Senate backs blocking 'DEI' spending in higher education
TALLAHASSEE — Amid a debate about academic freedom in higher education, the Florida Senate on Friday passed a bill that could lead to changes in general-education courses and prevent colleges and universities from spending money on diversity, equity and inclusion initiatives.
The Republican-dominated Senate voted 27-12 along near-party lines to pass the bill (SB 266) despite arguments by Democrats that it could hurt the reputation of Florida’s higher-education system. Sen. Jennifer Bradley, R-Fleming Island, joined Democrats in voting against the proposal.
Much of the debate centered on the bill’s potential impact on curriculum. The measure would require the State Board of Education and state university system’s Board of Governors to appoint faculty committees that would review general-education core courses.
Those reviews could lead to the “removal, alignment, realignment, or addition” of courses based on various criteria in the bill.
“General education core courses may not distort significant historical events or include a curriculum that teaches identity politics” or violate a state law that restricts the way certain race-based concepts can be taught, the bill says.
Such courses also could not be “based on theories that systemic racism, sexism, oppression, and privilege are inherent in the institutions of the United States and were created to maintain social, political, and economic inequities.”
Sen. Tina Polsky, D-Boca Raton, said the bill is an effort to “legislate our culture.” She argued that the bill and other recent moves by the Legislature will cause universities to hemorrhage faculty and students.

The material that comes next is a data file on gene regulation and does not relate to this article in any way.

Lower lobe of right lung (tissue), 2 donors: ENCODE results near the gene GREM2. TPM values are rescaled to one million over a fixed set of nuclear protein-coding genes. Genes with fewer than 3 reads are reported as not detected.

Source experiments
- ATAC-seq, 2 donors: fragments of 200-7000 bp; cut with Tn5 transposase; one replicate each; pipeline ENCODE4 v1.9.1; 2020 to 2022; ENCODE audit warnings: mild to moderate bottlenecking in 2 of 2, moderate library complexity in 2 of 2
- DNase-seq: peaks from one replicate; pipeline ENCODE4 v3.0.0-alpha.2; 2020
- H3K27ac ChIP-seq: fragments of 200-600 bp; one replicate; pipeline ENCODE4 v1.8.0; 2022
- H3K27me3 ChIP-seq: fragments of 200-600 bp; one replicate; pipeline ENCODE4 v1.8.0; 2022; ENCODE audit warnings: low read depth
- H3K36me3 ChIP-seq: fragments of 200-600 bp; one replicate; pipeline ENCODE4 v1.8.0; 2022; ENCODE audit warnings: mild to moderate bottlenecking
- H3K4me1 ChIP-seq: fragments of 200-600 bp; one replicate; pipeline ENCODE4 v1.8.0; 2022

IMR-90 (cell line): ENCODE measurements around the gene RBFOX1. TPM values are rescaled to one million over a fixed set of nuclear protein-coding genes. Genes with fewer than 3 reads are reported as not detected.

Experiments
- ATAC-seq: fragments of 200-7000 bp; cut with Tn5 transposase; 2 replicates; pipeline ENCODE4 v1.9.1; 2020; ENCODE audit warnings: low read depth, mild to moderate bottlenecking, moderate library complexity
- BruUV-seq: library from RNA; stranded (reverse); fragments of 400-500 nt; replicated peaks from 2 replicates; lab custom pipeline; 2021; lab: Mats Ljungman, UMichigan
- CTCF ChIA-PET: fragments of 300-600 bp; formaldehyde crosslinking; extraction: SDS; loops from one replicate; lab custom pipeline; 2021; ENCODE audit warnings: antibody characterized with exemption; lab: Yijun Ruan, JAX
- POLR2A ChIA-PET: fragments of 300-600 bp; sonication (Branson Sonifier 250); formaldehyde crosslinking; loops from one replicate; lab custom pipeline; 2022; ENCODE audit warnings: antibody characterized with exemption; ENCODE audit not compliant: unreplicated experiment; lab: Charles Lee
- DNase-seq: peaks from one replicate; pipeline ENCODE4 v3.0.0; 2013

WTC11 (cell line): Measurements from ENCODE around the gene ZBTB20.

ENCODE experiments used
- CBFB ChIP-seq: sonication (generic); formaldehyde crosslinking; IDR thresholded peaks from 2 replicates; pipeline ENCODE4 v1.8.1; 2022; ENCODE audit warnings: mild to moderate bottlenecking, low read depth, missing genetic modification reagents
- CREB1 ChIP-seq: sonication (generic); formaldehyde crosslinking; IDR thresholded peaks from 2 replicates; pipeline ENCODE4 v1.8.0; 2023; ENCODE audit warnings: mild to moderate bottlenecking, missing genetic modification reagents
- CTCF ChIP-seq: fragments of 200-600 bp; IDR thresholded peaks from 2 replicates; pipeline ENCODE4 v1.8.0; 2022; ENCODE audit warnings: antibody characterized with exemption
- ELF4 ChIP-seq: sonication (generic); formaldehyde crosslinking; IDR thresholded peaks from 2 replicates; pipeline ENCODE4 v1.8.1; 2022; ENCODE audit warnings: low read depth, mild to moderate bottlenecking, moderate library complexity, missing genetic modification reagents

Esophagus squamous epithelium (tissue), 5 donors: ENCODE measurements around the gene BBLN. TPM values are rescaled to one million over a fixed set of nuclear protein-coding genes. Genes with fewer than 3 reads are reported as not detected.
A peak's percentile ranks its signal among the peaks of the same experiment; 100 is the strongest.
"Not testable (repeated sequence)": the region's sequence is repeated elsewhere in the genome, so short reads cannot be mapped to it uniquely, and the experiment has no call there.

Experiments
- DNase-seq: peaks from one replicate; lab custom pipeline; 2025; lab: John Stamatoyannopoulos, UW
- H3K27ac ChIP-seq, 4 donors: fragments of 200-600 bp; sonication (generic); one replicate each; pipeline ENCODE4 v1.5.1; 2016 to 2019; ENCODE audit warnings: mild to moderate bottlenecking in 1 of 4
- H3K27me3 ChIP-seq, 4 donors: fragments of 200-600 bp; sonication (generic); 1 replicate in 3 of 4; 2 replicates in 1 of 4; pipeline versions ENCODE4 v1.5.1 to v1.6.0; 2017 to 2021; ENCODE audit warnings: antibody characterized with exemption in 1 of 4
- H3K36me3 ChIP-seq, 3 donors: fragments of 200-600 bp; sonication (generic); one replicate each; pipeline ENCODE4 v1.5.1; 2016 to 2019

“I think all of that just puts sort of an authoritarian feel to our really well-respected, very highly ranked public universities,” Polsky said, noting that she has a son who attends one of the schools. “So it’s very concerning to me to see the direction that we’re taking.”
But bill sponsor Erin Grall, R-Vero Beach, said the legislation would not shut down discussions.
“There’s nothing in this bill that prohibits facts from being talked about. There’s nothing in this bill that prohibits theories from being discussed,” Grall said.
The bill also seeks to bar colleges and universities from spending state or federal funds to “promote, support, or maintain any programs or campus activities” that advocate for diversity, equity and inclusion. Also prohibited would be expenditures that “promote or engage in political or social activism” as defined by the State Board of Education and the Board of Governors.
That part of the measure would, at least in part, carry out an effort by Gov. Ron DeSantis to eliminate diversity, equity and inclusion, or DEI, initiatives in the higher-education system.
Sen. Darryl Rouson, D-St. Petersburg, pushed back against prohibiting such expenditures.
“We worked hard in this state to create an atmosphere of diversity, equity and inclusion,” Rouson said.
But Grall suggested the bill targets a “certain type” of DEI initiatives.
“The bill refers to entities that advocate for a certain type of diversity, equity and inclusion to institutionalize a particular worldview and use it to suppress anyone with a dissenting opinion,” Grall said.
Grall also said theories that would be targeted in the proposed general-course requirements “are theories that in fact divide us.”
“So, the policy decision here is about saying we are not going to have students enter our universities and teach them, from the beginning of their higher-educational experience, how to divide themselves from other parts and other people in our society and community,” Grall said.
Other proposed changes in the bill include giving university presidents ultimate hiring authority at their schools. A similar House bill (HB 999) is ready for consideration by the full House.